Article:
You're out on the town, having a few drinks with some good friends. Things are starting to close down, it's around 2:30 in the morning. You have the munchies. Suddenly, it hits you. You want a donair. A real, honest-to-goodness Halifax Donair. Tomatoes, onions, strip after strip of meat cut right from the spit as it turns... what could be better?
- Donair Recipes
- Donair Links
- In the Moment
- Queen of Donairs
- The View from in Here
- Donair Culture on Facebook
- The Wired 96.3 BIG Show Blog
- Zach's Famous Donair Emporium
- Germans go for doner kebabs - Shawarma outstrips sausages, fries as the country’s No. 1 fast food
- DMBLog on Donairs
- Donairs – What those Funky Canadians eat
- Beer and News And you will know us by our trail of empties…
- A Donair Road Trip to Milton, Ontario
- Why do Canadians eat donairs?
- Donair History
- Donair Pizza from King of Donair
- 2015: The Year of Donair
- Donair Tacos at Pizzatown Sackville
- Donair Eggs Benedict at The Foggy Goggle
- Some people love donairs even more than we do!
- Donair Sushi. You heard it here first.
- Little Known and Well Loved - Burnside Pizzeria
- The Fuzz Box: Do not pass go, do not collect $200, just go get a donair. Seriously.
- Donair glamour for those that need it
- Top Ten Nova Scotia Inventions
- Are Toronto’s donairs any good? We asked two guys from Sloan to taste test them.
- donair.org expands into Ontario and beyond!
- Doinkballs. Really. And they're AMAZING!
This makes a nice loaf of Donair meat.
1 teaspoon each of
- ground oregano
- all-purpose flour
- ground black pepper
- garlic powder
- onion powder
1/4 teaspoon of cayenne pepper
1 pound of medium or lean - not extra lean! - ground beef
- Preheat the oven to 350 degrees
- mix together the salt, oregano, flour, pepper, garlic powder, onion powder and cayenne pepper in a small bowl
- mix in the spices to the ground beef as if you were making bread, folding and kneading the dough (meat!) as you go
- the more you "abuse" the meat by kneading it and such the better it will stick together once cooked
- shape the meat into a loaf and place it on a broiler pan or baking sheet
- bake for 1 hour and 20 minutes, turning the loaf every 30 minutes
- let the meat cool over night
- slice the meat into thin strips, heating them in a frying pan with perhaps a touch of oil or non-stick cooking spray
At this point you have some pretty awesome donair meat! Just add a fried pita and some donair sauce and you're golden!
Donair Sauce Recipe #1
This makes a nice thick donair sauce - very much like what you'd get in Halifax.
- a can of evaporated milk, cold
- a can of sweetened condensed milk, cold
- 1 teaspoon of onion powder
- 2-3 tablespoons of garlic powder
- 3-5 tablespoons of white vinegar
- Mix the cans of milk, the onion powder and the garlic powder in a bowl.
- Add vinegar a tablespoon at a time while stirring, until the mixture thickens.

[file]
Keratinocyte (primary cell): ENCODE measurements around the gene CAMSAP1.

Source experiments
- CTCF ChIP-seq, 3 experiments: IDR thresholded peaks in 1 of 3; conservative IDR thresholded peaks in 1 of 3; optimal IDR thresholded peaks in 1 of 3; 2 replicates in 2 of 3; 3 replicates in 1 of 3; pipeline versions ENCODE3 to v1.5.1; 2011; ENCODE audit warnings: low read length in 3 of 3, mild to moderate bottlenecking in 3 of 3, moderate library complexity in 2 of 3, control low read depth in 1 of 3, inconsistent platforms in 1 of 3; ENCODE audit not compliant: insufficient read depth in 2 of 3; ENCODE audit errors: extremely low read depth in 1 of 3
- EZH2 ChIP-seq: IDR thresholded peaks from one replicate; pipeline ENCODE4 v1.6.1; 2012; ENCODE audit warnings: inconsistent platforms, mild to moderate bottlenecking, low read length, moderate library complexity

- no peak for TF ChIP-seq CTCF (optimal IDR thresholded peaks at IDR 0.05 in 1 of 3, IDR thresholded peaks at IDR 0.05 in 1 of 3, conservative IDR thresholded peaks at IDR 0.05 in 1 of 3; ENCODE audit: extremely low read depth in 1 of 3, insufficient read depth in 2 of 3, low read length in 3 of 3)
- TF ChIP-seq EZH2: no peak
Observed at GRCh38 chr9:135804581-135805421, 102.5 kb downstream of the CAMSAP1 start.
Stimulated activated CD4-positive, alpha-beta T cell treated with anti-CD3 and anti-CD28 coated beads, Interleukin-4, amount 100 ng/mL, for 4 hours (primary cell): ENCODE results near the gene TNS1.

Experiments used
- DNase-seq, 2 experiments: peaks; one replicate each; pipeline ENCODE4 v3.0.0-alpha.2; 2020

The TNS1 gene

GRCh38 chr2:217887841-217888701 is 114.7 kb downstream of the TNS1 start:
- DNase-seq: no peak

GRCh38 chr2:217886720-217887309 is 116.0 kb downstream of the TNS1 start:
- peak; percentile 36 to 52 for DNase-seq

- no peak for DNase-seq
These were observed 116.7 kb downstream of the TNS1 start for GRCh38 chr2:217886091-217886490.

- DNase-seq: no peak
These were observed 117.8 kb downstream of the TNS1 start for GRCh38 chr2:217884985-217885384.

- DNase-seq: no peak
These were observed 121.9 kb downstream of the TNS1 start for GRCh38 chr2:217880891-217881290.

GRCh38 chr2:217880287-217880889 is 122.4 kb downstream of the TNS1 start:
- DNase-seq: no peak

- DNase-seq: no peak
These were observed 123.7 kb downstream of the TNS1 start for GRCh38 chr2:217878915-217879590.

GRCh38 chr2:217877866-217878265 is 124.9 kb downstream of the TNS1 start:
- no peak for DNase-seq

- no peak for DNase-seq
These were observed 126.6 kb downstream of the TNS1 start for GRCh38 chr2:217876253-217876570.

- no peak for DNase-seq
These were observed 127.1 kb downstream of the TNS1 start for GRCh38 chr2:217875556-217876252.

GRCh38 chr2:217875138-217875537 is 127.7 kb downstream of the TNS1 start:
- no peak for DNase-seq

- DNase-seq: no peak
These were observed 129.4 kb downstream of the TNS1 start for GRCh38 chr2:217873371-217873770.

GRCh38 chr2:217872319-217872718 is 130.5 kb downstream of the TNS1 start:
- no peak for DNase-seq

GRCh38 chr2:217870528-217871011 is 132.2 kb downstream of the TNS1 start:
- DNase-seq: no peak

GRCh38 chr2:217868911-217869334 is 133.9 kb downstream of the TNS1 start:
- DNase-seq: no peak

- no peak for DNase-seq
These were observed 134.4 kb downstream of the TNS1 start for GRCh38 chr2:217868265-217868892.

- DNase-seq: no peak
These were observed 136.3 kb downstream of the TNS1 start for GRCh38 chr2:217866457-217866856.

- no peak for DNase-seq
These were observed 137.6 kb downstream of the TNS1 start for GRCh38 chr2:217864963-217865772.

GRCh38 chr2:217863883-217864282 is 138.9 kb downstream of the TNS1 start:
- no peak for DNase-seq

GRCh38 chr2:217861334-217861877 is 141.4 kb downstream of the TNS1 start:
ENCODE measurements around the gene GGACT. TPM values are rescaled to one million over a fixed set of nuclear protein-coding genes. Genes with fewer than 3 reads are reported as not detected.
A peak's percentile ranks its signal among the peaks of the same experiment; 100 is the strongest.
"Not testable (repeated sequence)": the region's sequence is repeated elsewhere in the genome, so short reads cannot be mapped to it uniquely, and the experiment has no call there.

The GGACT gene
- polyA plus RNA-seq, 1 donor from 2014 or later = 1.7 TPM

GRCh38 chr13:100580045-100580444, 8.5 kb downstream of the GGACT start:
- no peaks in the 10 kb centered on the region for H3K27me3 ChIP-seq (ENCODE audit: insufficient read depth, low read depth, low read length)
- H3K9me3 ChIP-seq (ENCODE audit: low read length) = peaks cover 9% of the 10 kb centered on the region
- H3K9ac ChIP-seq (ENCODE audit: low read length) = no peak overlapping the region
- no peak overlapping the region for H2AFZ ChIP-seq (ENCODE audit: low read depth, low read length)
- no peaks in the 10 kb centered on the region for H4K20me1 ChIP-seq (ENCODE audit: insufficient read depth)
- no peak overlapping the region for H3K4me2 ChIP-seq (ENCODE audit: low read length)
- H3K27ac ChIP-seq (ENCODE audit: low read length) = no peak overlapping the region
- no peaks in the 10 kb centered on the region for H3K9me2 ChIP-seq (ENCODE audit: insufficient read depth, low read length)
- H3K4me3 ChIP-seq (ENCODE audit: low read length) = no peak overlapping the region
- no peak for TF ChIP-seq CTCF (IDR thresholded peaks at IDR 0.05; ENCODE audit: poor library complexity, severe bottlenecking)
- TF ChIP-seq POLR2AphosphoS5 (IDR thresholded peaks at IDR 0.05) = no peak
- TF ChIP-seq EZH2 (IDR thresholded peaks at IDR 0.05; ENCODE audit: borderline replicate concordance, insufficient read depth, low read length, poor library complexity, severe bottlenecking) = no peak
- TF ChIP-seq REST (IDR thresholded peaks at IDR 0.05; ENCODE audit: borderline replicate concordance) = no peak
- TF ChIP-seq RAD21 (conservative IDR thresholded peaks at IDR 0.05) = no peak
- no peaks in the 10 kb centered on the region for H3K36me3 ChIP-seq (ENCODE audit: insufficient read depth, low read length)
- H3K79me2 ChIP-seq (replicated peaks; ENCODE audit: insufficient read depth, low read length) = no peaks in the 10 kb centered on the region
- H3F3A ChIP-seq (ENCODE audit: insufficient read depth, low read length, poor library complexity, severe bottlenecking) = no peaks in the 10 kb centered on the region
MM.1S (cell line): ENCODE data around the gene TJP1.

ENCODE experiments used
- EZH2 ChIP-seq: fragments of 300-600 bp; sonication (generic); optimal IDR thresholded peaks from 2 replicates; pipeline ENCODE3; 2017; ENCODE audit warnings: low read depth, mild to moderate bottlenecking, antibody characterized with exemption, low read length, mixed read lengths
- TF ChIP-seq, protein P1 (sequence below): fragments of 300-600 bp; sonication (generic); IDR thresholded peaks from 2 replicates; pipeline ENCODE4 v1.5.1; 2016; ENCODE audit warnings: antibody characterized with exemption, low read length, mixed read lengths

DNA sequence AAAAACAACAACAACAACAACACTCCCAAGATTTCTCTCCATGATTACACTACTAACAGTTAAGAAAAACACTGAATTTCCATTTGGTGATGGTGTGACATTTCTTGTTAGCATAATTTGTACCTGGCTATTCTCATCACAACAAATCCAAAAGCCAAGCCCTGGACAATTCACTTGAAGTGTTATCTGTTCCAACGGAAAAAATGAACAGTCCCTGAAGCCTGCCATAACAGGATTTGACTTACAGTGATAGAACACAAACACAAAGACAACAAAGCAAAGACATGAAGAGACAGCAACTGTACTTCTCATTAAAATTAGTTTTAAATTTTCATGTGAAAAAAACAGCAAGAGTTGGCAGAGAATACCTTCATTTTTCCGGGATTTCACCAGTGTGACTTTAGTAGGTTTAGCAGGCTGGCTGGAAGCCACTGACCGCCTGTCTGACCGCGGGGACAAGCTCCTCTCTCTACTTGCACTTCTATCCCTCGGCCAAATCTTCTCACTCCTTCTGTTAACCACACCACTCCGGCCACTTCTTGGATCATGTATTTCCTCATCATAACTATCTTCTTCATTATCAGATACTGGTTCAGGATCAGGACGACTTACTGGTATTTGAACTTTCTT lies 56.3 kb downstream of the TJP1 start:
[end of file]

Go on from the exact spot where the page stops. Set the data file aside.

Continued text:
- Refrigerate until ready to use.
In the Moment
My husband and I came to Mississauga 4-1/2 years ago and began our donair history, geography and home economics education.
The GTA (Greater Toronto Area) is a melting pot of every culture so we assumed that there would be donair shops here and were surprised to find none.
Queen of Donairs
A couple of weeks ago, someone posted to the Toronto LiveJournal community, asking about where to get Nova Scotia style donairs. After we collectively determined that there is no place in Toronto to get this much-loved street food, I fessed up and admitted that I have a copy of the original recipe created and marketed by the chain King of Donairs. And despite encouragement to start my own donair stand here in Toronto, I’d still rather just make the things at home.
The View from in Here
Now, for those not from Queen's or Halifax, you may wonder, what's a donair? As a quick overview, it's slices of this meat concoction shaved off a stick (beef, bread crumbs, spices), seared, topped with tomatoes, onions, donair sweet sauce (which makes or breaks the donair, personally) and all wrapped in a pita WAY too small for the amount it has to hold. Consequently, eating it is a mess, but is it oh so delicious (especially after a night of drinking)!
Donair Culture on Facebook
Name: Donair culture Category: Common Interest - Religion & Spirituality Description: Donairs and the lifestyle around them Privacy Type: Open: All content is public.
The Wired 96.3 BIG Show Blog
Alright, today on the show we talked about donairs. For some reason I can’t figure out, the donair doesn’t exist in Saskatchewan. I’ve eaten Donairs in Alberta, Ontario, Quebec, and the home of the best Donair joint on the planet….Nova Scotia.
Zach's Famous Donair Emporium
In 1995 the first Zachs Famous Donair Restaurant opened in Edmonton, Alberta. This restaurant featured a delicious line of a new product called the "donair" which is made with spiced beef garnished with onions, cheese, lettuce, tomatoes, hot peppers and special "donair" sauce served on warmed pita bread. The public responded with overwhelming approval to this exciting new taste. Zachs is a family run business and we consistently strive to create a friendly family atmosphere for our valued customers.